I had no idea of what to expect out of the Iowa Caucus Concert featuring Bon Iver, but when Senator Bernie Sanders announces he’s holding a concert to rally supporters and by circumstance you’re already going to be in the correct state, you find a way to get to that concert.
I woke up in Ann Arbor at 5 a.m. that morning and drove all the way to Iowa with another Michigan Daily journalist and a photographer to report on the pre-caucus activities in the state. By the time we arrived at the concert venue — Horizons Event Center in Clive, Iowa — at 4 p.m. on Friday, we’d already interviewed several Iowans about their feelings on the caucus, trailed around a group of University of Michigan students canvassing for Senator Elizabeth Warren and eaten lunch at the World’s Largest Truck Stop. That’s all to say: We’d been busy.
Since this wasn’t just any concert — this was a Bernie Sanders Caucus Concert — there was an hour of Iowan folk bands to open the show, 2 hours of energetic political speeches from Sanders’ political surrogates (the senator himself was stuck in D.C. for the impeachment trials) and then about 45 minutes of Justin Vernon closing out the show with a solo acoustic set. I wasn’t used to this Iowa reporting schedule of 18-hour days, so by the time Justin Vernon took the stage at 9 p.m., I was pretty damn exhausted.
Still, I left the press area — buzzing with professional journalists all very excited to be at this rather unusual event — and planted myself squarely in the middle of the crowd for Vernon’s set. About 2,000 people had turned out to support Bernie and see Bon Iver, and as far as I could tell, it wasn’t much different from the crowd at a packed university co-op party. I’d never seen more rolled-up beanies, circular glasses frames or Doc Martens in one space before. People of all ages had come out to see the show (there were multiple babies in attendance!), but the majority of attendees looked between the ages of 18 and 30, which checks out, considering Sanders’ appeal to young voters. The crowd was energized by the call, and screamed when Vernon took the stage, just as they had during the rallying cries of the political figures who’d spoken earlier in the evening. The couple next to me looked so thrilled by the combination of Bernie and Bon Iver that I thought they might jump each other right there in the middle of the Horizons Event Center.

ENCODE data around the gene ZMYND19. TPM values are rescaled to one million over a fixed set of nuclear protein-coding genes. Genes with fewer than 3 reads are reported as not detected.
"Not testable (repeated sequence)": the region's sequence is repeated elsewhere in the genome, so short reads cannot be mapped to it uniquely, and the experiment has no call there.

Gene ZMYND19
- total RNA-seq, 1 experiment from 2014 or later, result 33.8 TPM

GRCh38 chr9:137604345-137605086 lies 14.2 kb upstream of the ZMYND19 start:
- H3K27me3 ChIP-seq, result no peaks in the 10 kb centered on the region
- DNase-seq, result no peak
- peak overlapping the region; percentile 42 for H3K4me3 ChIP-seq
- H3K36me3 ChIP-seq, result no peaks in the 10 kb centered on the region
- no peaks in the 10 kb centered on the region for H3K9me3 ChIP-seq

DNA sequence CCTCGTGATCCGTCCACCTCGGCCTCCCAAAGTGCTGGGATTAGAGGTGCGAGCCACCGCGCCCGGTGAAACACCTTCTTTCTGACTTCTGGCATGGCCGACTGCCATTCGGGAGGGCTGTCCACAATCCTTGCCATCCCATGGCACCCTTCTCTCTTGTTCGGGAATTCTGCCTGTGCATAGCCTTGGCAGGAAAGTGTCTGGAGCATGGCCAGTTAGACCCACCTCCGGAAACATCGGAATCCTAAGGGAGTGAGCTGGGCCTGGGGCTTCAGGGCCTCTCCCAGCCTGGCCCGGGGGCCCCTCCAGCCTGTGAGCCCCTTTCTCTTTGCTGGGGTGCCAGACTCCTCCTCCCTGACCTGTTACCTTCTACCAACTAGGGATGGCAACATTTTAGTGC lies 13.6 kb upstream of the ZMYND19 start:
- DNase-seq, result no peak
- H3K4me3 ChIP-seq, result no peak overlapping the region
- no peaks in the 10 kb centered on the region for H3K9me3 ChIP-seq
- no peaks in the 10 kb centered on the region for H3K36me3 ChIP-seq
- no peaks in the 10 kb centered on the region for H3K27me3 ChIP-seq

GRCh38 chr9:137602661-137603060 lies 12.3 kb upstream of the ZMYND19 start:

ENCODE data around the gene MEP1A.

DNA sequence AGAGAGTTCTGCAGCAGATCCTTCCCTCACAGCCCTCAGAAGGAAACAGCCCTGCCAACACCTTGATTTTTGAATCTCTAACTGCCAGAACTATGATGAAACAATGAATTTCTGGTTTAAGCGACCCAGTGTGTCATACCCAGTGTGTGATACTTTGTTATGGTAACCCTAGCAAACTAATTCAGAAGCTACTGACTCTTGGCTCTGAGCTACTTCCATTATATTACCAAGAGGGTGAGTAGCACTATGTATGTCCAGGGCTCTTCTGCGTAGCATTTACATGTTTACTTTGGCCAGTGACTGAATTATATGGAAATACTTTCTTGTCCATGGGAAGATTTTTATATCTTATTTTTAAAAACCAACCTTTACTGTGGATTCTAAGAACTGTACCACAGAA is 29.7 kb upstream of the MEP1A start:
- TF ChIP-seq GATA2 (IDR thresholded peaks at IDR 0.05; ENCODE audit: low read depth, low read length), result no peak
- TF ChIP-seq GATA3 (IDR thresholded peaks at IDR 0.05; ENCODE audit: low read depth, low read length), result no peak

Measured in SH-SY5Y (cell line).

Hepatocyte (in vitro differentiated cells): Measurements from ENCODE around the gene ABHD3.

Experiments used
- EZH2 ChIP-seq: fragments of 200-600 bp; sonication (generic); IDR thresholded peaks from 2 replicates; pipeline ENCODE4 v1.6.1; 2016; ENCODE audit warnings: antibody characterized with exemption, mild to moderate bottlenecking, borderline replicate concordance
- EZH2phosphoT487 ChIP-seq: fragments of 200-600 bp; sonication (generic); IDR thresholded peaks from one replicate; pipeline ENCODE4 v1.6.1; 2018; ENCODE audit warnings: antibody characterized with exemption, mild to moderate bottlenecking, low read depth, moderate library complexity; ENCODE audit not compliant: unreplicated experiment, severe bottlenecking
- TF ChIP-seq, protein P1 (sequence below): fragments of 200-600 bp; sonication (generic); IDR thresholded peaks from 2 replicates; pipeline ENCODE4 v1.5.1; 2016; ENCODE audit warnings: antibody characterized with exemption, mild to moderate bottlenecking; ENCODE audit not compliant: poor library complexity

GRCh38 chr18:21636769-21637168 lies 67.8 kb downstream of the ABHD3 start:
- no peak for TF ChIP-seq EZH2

The feeling in the event center shifted suddenly, though. Vernon, who hails from Wisconsin, opened his set with a cover of Bob Dylan’s “With God on Your Side.” When he croned “the country I come from is called the Midwest,” the audience cheered, but far more softly than they had earlier. A man to my right wearing a cow print baseball cap and sporting a thick mustache (no beard) swayed from side to side. I felt whiplashed; the softness of Vernon provided a stark contrast to the angry radical energy that had precipitated the room just before he took the stage.
The tonal shift left me feeling confused and even more exhausted. My back hurt from standing for so long in bad shoes. Plus I wanted to see how professional political journalists were treating this caucus concert.
Out of respect for the Midwestern energy in the room, I “excused me”-d and “pardon me”-d back to the press area. But when I got back there, the tables were almost entirely empty. Gone were all the laptops, voice recorders and cameras. Everyone seemed to have gone home to their company-expensed motels. I thought back to the buzz I’d felt emanating off the other reporters in the press area before diving into the crowd of Bernie supporters and Bon Iver fans. Had it just been an excitement to leave the event?
I felt betrayed, in a way. A free Bon Iver concert that you get paid to go to! Sure, for an arts and culture journalist, no big deal. But for a political reporter? That doesn’t happen every day! Covering 2020 is a serious job, but I felt like no one should be above having a little fun at a free concert.
Disappointed, I didn’t want to go back into the crowd, but I couldn’t see Vernon from the press tables, so I walked up the stairs to the small press balcony. The balcony also had a view of the stage, but an even better view of the press area below, and as I counted the number of journalists who’d stuck around on my fingers, I noticed someone I hadn’t seen before: One lone journalist sat asleep in her chair at a press table, head down on the cold plastic.
As I looked at this sleeping comrade, I realized the heaviness of my own exhaustion. Sure, I loved Bon Iver as much as the next guy. But I’d been working for 15 hours at that point. The newsworthy part of this event had come and gone. I didn’t need to be there, and frankly, I wanted to be asleep, too. I decided to cut the other journalists — who’d probably been working 18-hour days in Iowa for weeks now — some slack. We were all tired. We could pay to see Bon Iver another time. Let’s all go back to our motel rooms and go to sleep.